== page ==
I feel like 2020, I was just like, man, I mean, this is such a chaotic crazy year. And I started my very first business in the 2008 recession. I remember what it was like to start then. And I actually, I think there’s so many positives to starting a business in like a recession or chaos or something like that.
Because if you look at 2020, 2021 and 2022, there were so many changes that happened in business. Changes with paid ads and organic, there’s new platforms like TikTok, all these things. And I knew March 2020, I was like, I knew there was gonna be tons of changes, lots of cast. And I just thought, you know what?
I can put my time into basically rebuilding what we had already built, because there was so many changes that were gonna be happening, or I could put my time into this thing I’ve been thinking about for so long. So yeah, I had a lot of people telling me I was absolutely insane for making the pivot, but I can’t tell you like, it is important to obviously build a profitable business to support your life.
But I do think that once you, well, no matter where you’re at, I guess financially, it is very important to really follow your passion with your business. You’ll be happier and also your business ultimately will be even more successful in my opinion, because you’re really passionate about it. So-
Stephanie Skryzowski: Yeah, you’ve got like that your heart is in the game, so yeah. So you’re just gonna be even more like interested and driven to make it work. I love that. I think that’s a really good point though, where it’s like, yes, it’s you need to have a profitable business, but like also something that really fuels your passion.
Because then you’re just gonna, yeah, like I said, you’ll just be so much more driven.
Molly Keyser: Yeah. And I was so passionate about photography for so long, but you know, 16 years in an industry is a long time and yeah, I’m very, very happy with my decision.
Stephanie Skryzowski: Yeah, yeah. That’s so interesting. And that’s a great point that you made about selling your business. We’ve worked with a handful of clients who have explored selling their business actually just recorded a podcast episode a couple weeks ago.
And that was one of the things I said, like, you need to put a lot of work in the back end so that you are not the face of your business because somebody who buys your business is not buying your face. They’re not buying you, they’re buying the business.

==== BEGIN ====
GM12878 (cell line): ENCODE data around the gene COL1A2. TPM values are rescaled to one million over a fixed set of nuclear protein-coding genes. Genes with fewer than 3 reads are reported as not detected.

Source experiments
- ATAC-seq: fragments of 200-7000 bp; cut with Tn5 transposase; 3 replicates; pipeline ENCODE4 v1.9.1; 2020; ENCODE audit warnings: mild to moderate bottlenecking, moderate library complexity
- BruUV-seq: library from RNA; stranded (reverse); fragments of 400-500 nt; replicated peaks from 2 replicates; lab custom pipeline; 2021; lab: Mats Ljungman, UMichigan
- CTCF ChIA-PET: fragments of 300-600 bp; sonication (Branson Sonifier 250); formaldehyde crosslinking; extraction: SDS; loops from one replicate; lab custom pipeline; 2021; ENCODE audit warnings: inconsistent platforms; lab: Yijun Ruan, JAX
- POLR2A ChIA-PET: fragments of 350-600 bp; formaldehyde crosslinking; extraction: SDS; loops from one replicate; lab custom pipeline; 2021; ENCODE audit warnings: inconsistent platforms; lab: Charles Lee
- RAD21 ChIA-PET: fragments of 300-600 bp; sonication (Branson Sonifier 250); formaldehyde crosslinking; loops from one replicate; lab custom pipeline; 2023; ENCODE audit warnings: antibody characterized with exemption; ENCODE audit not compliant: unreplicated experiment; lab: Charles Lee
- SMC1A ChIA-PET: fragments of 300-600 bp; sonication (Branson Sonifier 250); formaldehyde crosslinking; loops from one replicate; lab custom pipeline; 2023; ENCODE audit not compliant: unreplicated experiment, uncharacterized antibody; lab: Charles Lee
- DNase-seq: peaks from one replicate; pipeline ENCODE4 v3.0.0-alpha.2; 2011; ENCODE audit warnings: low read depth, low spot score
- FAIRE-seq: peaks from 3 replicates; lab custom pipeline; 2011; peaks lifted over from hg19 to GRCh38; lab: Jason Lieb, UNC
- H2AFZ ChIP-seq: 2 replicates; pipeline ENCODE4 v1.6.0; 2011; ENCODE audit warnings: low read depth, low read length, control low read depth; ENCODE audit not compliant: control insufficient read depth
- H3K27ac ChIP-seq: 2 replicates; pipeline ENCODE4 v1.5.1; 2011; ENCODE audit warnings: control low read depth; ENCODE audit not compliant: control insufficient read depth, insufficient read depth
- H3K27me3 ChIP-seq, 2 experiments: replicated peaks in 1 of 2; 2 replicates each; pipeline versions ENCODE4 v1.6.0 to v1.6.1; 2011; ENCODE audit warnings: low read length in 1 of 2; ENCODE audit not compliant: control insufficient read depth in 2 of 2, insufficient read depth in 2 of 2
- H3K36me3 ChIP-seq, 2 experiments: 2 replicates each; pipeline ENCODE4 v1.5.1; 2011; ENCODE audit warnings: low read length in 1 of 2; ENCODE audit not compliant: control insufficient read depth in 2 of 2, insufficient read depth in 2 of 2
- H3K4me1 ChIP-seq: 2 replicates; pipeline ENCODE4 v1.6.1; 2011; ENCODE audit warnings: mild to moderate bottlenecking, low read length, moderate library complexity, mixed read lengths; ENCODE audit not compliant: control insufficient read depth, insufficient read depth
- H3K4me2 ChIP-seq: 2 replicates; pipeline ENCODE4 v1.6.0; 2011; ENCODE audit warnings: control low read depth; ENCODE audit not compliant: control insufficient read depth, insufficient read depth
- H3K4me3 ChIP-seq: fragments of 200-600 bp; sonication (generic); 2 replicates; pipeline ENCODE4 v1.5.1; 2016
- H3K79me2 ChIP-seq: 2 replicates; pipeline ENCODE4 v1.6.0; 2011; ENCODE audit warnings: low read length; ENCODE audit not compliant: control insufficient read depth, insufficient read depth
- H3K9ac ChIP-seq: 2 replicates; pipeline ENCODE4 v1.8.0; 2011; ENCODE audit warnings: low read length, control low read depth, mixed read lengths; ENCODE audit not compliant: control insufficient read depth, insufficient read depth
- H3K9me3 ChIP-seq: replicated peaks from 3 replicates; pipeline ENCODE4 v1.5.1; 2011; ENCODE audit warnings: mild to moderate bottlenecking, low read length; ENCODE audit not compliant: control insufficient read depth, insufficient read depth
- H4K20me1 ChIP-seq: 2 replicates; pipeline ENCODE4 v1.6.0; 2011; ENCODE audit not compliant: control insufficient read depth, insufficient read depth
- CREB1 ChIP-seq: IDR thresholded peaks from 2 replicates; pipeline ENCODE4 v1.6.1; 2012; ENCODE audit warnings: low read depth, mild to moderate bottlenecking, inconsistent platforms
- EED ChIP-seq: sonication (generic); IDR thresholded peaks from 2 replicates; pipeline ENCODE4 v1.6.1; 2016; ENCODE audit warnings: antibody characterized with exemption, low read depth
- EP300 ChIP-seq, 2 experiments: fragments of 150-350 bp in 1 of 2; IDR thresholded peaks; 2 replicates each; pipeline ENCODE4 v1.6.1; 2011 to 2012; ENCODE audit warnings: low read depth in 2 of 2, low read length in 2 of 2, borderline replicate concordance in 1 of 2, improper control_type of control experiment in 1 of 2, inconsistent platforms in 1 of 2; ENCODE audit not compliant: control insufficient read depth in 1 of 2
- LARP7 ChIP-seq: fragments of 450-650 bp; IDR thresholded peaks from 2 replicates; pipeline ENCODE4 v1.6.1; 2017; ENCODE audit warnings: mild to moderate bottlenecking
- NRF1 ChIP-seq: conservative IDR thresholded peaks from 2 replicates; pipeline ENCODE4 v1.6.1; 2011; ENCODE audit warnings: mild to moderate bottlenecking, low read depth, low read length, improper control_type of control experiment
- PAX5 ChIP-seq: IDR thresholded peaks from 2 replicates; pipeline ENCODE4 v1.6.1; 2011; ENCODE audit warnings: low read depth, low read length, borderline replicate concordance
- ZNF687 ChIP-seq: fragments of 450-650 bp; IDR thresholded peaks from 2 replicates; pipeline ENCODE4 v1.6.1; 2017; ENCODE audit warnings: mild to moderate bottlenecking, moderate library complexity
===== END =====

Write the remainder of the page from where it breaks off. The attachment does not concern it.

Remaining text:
And so if all of your marketing and everything, the way that you’re bringing in business is tied in some way, shape or form to people seeing and getting you, that’s not actually a sellable business. So if you decided you wanted to go that way, it may have taken you a while to get yourself into the background.
Molly Keyser: Oh yeah, it would’ve taken us years.
Stephanie Skryzowski: Yeah.
Molly Keyser: And another thing that I just wanna share because it might be something for those of you to kind of look out for. So we had built our business around like marketing and webinars and also a sales team and things like that. And when 2020 hit, as I’m sure you guys remember, mostly women were actually affected by that change.
And our entire team was women. We had a hundred percent female team and almost all of them lost their daycare, their nanny, like all this stuff. And they actually were like, I don’t even have time to work anymore. So it’s something to consider if you want to sell your company, again, that was never my goal.
But if you want to, make sure that you have a lot of like systems and things in place, or know that when you do sell the company, they’re gonna want those employees along with the company because otherwise your company is sort of worthless. So yeah.
Stephanie Skryzowski: Yeah, yeah, that’s really interesting. I didn’t really think about that. I mean, gosh, 2020.
Molly Keyser: We don’t have to go back to 2020 ever.
Stephanie Skryzowski: Crazy times, I know.
Molly Keyser: But you know, it’s part of the pivot journey. So-
Stephanie Skryzowski: Exactly, exactly. Oh my gosh. Okay, so now you are like the profitable course expert. Since you’ve done this, you’ve taught probably thousands of people.
Molly Keyser: We’ve had over 10,000 students. Yeah, it’s crazy.